The Auteurs, for example and contrary to what it says on the tin, is the counter example of "niche cinephilia", or the idea American cinephiles have of an "auteurist counter-culture" in the land of mainstream mainstreamism. Sure it looks good when compared to the worst... the across-the-board Infotainment of mass media. So we are happily surprised to see unfamiliar film titles being trumpetted, the 24h news cycle remains identical to the traditional press methods however.
But is it world-class independent criticism for meaningful auteurs and important issues, or is it a marketing branch of what America affectionately nicknames "arthouse cinema" for Bobos looking for an excuse to their Hollywood guilty pleasures? Like a sanctuary for endangered species... the very species drove to extinction by the Hollywood system these reviewers continualy support by turning a blind eye on its shortcomings!
The new movie reviewers learn to expediate mileages of formated apparaisal, in festival-goer dialect for the film snubs, just like the film students learn to shoot mileages of formated scripts all year long. A coincidence more disturbing than curious if you think about it...

Their headlines galore is thrown out there to spoon-feed with quantity rather than quality, more than any reader can swallow per day or per year... as if cinema enthusiasts required this much information, as if they dedicated all their free time to ONE single website. There is something for everyone. Satisfaction guaranteed : in the multitude, there will always be at least one item catching your eye. Pure marketing tactics of industrials who are less confident in the quality of one than in the please-everyone-offend-none kind of carpet bombing. Let's keep them busy reading and twitting, they will have less time to pause and reflect upon it all.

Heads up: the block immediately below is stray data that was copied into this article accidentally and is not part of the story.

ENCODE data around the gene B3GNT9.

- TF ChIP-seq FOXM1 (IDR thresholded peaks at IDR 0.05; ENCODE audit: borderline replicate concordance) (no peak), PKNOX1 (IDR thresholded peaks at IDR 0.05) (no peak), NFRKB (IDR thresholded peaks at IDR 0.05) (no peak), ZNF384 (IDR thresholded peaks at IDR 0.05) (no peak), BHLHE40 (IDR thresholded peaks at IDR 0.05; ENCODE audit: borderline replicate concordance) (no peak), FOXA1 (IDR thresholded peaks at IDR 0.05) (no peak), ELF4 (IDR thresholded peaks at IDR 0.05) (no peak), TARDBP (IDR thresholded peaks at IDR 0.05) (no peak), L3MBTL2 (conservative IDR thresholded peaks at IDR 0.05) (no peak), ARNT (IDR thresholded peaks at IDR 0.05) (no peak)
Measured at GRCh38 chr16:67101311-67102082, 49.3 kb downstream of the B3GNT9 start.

If you put out more than it is humanly possible to digest, you don't really care for your content to be digested... and you don't mind if each single piece gets less individual exposure in the continuous noise published.

In the distribution business they have the "take the money and run" policy... in the film news business they do exactly the same : "fire and forget". Post away in the hope that the force-feeding of tomorrow will distract the quality control of today.

We really needed the liberty of internet, the non-cost-based structure of electronic writing, to end up in the same constraints the antic media conglomerates have established until now. Obsessed with readership escalation, non-stop abundance, exclusivity races, elusive coverage completude, illusion of authority, deluded uniqueness...

Let the binge begin, get drunk together! If everyone forgets what was said yesterday everything will be fine...

5 commentaires:

HarryTuttle a dit…

this is what I was refering to : "Where the Sun doesn't shine"
The NYT and The Auteurs totally oblivious of the fact that a key "auteurist arthouse film" gets a single screen in the USA (remember this is the LARGEST screen market on Earth, before China and India!) after almost 5 years.